Religious leaders from the Christian Association of Nigeria (CAN) have met with Kaduna State Governor, Nasir El-Rufai, to discuss ways of finding lasting peace to the troubled southern region of the state.
The clergymen were led to the meeting which held on Monday at the Government House by CAN National President, Reverend Samson Ayokunle.
Reverend Ayokunle began his speech by admitting that the crises in Southern Kaduna predated the present administration in the state.
He, however, asked the security agencies to unmask those behind the senseless killings in Southern Kaduna, irrespective of their tribe or religious background and bring them to justice.
He also called on both the government and security agencies to commence the process of mopping up illegal firearms in the troubled communities.
Reverend Ayokunle cautioned all parties involved in the conflict to refrain from making accusations and counter-accusations, but to come together and find a lasting solution to the lingering crisis.
According to him, that the crisis has lingered for so long has made people tag it religious or ethnic and it has given them room to say whatever they are saying.
The CAN president made an eight-point request to help address the conflict which has claimed several lives in the region.
This included the need for all parties in the conflict to stop making provocative statements or carrying out attacks and reprisals, as well as mop-up of illegal firearms from criminals by security agencies.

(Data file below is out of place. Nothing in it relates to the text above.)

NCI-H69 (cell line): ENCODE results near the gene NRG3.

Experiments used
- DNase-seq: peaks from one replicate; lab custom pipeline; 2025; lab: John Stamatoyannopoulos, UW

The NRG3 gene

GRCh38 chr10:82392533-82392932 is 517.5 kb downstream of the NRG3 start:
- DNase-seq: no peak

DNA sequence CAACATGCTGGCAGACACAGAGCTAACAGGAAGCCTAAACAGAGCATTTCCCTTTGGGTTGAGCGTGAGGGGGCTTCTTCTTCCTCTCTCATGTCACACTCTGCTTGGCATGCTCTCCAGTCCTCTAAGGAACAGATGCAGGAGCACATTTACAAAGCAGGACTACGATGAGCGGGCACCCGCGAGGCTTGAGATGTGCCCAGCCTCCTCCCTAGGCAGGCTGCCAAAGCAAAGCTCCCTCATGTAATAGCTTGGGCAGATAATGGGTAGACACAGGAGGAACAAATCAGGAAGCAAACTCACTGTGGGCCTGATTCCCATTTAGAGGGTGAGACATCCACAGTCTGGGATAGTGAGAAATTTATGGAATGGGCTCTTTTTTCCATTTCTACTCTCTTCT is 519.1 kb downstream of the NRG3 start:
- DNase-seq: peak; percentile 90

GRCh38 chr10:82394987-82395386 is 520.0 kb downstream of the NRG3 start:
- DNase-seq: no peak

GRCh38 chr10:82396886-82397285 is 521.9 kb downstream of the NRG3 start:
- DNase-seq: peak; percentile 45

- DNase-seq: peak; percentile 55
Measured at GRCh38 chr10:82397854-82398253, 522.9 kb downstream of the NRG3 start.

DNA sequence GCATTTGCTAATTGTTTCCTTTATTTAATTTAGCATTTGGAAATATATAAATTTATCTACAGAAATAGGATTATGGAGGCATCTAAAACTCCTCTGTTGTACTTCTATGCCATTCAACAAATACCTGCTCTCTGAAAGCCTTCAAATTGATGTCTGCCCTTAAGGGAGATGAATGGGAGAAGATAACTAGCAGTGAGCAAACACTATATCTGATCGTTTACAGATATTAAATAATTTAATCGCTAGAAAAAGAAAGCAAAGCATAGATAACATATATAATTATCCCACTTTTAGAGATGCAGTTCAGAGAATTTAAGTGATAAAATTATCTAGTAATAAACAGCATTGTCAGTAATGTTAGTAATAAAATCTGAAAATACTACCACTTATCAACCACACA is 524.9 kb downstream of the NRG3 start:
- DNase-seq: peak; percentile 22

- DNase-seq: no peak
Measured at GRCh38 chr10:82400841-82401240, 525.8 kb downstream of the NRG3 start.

Reverend Ayokunle also proposed the prosecution of those behind the crisis, rebuilding of destroyed Southern Kaduna and other crisis-affected areas, and the deployment of more security forces to the troubled communities, among others.
Willingness To Live In Harmony
In his response, Governor El-Rufai thanked the CAN national leadership for the visit and assured them that the state government would work with them to broaden the constituency for peace.
He affirmed that the government has been focused on resolving security challenges in the state, stating that his first official action as a governor was to chair an emergency security meeting on May 30, 2015 to address the killings in Sanga Local Government Area (LGA) a day earlier.
The governor insisted that his administration has acted to expand the security footprint in Southern Kaduna, answering the decades-old demand for a permanent army base there.
According to him, the government worked hard to avert the current spiral of violence by engaging traditional rulers and community leaders.
Governor El-Rufai explained that when the clashes began, they worked to get more soldiers and policemen to the affected areas, to calm nerves and prevent a cycle of attacks and reprisals.
“We are deeply saddened by the loss of lives in a totally unnecessary frenzy of communal attacks, reprisals, and revenge. While we mourn the dead, our immediate focus remains to restore calm and foster the return of peace.
“We have been consistent in saying that beyond boots on the ground, military bases and police stations, the ultimate guarantee of peace is the willingness of communities to live in harmony and their resolve to settle differences through lawful means,” the governor said.
The meeting also had in attendance the state deputy governor, Hadiza Balarabe; Speaker of the State House of Assembly, Yusuf Zailani; former Deputy Governor Bala Bantex, Senator Uba Sani (Kaduna Central), and heads of security agencies in the state, among others.